Autism And Bullying

This week has been Anti Bullying Week in schools here in the United Kingdom. I therefore figured it would be timely to write a blog about autism and bullying. I have touched on bullying in other blog posts but it is such a huge issue that I felt it also deserves a blog post of its own.

In the recent publication by the National Autistic Society “B is for bullied”, estimates are that over 40% of children on the autistic spectrum have been bullied at school. My guess is that that estimate accounts for pretty much every child on the spectrum who was educated in a mainstream environment but I can’t be sure. The report details ways in which children with autism are excluded and belittled and the dreadful effects this can have on them, including attempting and committing suicide. It makes tragic but honest reading. I cannot do hyperlinks on my IPad for some reason so, if you are interested in reading the publication, Google autism and bullying National Autistic Society and it is the first link on the search results page. Of course, those statistics are only for the UK-worldwide, thousands of autistic people are bullied daily and, sadly for many, it’s not just a childhood experience.

There are a few reasons why I believe people on the spectrum are more vulnerable to bullying. Firstly, a lot of people with autism struggle to regulate their emotions and their responses to other people and thus give huge reactions when being taunted which bullies love to see. This seems to be common in people on the spectrum and I still struggle with this as an adult. For children, it is much, much worse because most of them have not yet learned that the reaction is what bullies look for. Secondly, it goes without saying that social awkwardness and social anxiety is a huge facet of our makeup and bullies love to target people who are different . Many children with autism have very unique and niche interests which can provoke bullying from other children and, sadly, sometimes adults too. Some people with autism have motor stims such as hand flapping or rocking which other people often fail to understand and instead mock. Some people with autism can be unaware of when they have said something hurtful so will unintentionally offend a classmate or a work colleague and then have all of that person’s friends turn against them.

Those are some of the reasons why people with autism are more vulnerable to bullying but what we really need to do is create an environment where these children feel safe and happy. The National Autistic Society is introducing an Autism Awareness week where children in schools across the UK, both primary and secondary, will learn about what the condition means in a practical, day to day sense. This is a good start and I hope that those children who feel able to will be able to speak out about their own experiences living with autism. People need to know that autism is not scary-it’s simply a neurological variant. Although people come across people with autism and Aspergers in their everyday lives, true awareness is still too low in my opinion. Schools also need consistent anti bullying programmes. I have read so many stories from parents on Facebook groups about children with autism who are targeted for years and, when they finally snap and retaliate, they are the ones who get into trouble. Violence is never the answer but bullying needs to be stopped before it gets to the point where violence occurs. In the ideal world, there would be no bullying at all but, sadly, in this world, it does happen so we need to be proactive in dealing with it. Some people with autism feel that the bullying is all they deserve-they need to be taught that it’s wrong and that they are entitled to be happy. A lot of people with autism, no matter what age or ability they are, struggle to communicate verbally, particularly in times of stress, so they need to be encouraged to report bullying in a different format such as letter writing if they are able to do so.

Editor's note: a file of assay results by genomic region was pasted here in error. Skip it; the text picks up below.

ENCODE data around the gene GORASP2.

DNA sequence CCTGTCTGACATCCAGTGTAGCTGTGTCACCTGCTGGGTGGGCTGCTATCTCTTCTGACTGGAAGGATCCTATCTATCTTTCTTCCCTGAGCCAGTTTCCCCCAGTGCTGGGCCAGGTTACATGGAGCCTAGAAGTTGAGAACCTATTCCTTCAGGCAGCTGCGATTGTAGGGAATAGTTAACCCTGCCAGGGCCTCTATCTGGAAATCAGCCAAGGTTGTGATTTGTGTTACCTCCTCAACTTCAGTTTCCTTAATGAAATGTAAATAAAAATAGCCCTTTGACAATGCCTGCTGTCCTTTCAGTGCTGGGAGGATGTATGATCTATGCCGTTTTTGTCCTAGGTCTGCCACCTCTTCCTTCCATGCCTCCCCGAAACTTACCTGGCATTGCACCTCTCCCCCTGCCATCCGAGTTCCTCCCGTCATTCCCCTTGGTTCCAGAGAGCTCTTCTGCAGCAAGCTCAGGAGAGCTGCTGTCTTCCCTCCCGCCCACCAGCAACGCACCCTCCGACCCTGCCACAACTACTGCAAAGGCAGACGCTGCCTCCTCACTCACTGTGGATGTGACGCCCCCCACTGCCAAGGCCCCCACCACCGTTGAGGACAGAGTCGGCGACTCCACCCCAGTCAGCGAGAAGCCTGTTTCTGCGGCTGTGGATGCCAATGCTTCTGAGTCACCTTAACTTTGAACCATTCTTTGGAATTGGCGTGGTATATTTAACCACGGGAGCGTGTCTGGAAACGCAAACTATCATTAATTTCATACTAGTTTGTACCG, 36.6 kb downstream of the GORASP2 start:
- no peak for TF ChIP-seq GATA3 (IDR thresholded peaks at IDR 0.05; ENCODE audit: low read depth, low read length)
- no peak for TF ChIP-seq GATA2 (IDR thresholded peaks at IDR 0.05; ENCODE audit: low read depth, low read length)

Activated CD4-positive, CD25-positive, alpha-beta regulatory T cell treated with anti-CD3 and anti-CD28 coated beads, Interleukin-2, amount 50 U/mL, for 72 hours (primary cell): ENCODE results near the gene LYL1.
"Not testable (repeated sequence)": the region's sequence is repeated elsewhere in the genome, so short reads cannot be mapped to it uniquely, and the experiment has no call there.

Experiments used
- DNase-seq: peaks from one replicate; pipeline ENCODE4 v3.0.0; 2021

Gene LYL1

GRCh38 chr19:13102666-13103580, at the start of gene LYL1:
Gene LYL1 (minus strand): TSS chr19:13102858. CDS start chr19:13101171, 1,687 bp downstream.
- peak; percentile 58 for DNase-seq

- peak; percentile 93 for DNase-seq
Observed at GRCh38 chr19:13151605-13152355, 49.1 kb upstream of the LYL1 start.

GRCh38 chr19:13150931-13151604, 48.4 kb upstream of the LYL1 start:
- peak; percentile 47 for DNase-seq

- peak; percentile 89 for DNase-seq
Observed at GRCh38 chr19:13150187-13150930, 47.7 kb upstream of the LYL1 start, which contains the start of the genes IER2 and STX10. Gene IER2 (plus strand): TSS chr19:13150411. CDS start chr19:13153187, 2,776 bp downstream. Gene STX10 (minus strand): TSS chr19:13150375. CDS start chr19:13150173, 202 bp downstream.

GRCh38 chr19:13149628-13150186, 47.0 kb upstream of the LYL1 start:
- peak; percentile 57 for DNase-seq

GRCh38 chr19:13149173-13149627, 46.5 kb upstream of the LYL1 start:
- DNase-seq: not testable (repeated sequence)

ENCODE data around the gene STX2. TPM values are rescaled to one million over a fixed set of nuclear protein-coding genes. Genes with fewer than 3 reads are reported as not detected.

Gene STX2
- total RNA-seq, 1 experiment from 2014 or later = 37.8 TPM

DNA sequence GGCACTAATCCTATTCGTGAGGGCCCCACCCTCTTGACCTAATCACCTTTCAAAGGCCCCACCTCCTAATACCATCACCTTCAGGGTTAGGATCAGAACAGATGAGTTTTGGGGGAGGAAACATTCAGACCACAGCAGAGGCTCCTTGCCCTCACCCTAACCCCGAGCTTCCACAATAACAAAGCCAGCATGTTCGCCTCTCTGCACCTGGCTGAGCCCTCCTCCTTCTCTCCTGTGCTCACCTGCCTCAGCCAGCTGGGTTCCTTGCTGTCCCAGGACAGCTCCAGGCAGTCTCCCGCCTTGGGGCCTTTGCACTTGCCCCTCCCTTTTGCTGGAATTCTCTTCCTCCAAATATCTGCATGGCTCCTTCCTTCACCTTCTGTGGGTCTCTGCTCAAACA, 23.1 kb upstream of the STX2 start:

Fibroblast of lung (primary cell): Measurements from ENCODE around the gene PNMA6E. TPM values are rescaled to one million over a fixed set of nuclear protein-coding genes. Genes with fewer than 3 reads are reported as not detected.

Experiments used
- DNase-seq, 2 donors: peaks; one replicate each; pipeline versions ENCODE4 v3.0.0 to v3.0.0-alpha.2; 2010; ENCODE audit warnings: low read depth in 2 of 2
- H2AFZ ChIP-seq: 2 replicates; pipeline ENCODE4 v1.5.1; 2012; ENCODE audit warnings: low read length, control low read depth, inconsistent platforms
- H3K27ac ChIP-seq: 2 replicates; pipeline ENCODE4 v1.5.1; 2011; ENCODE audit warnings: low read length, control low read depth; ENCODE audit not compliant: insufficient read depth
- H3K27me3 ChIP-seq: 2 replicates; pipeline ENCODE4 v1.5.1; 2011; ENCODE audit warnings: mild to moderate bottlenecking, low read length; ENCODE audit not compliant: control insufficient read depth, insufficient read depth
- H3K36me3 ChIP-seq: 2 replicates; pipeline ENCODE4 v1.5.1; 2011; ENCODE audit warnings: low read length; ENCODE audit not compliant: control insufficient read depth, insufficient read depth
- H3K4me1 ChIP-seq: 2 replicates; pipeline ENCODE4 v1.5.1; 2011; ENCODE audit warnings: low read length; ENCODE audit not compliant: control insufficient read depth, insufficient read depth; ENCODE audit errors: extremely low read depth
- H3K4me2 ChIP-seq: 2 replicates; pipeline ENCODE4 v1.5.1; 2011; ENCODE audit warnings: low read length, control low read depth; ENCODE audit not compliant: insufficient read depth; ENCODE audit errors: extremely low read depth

Some people sadly believe that bullying is “character building” and that it teaches the victim strength and determination to succeed. This is not true. Bullying often causes a lifetime of low self esteem, low self respect and mental health problems. The statistics are everywhere you look nd I have met many people in autism groups online who are living proof of that. Then of course there are the tragic cases where the bullying damages someone to such an extent that they commit suicide. Kennedy LeRoy, Gareth Oates and Maxwell Webb are just three cases I took from a Google search. There are hundreds more cases that never reach the news. Of course people without autism get bullied too and I am not dismissing their experiences. All bullying is wrong. People, please educate your kids about difference. If people start accepting and embracing difference during childhood, hopefully as adults they won’t feel the need to belittle those with a different outlook on life.

 

 

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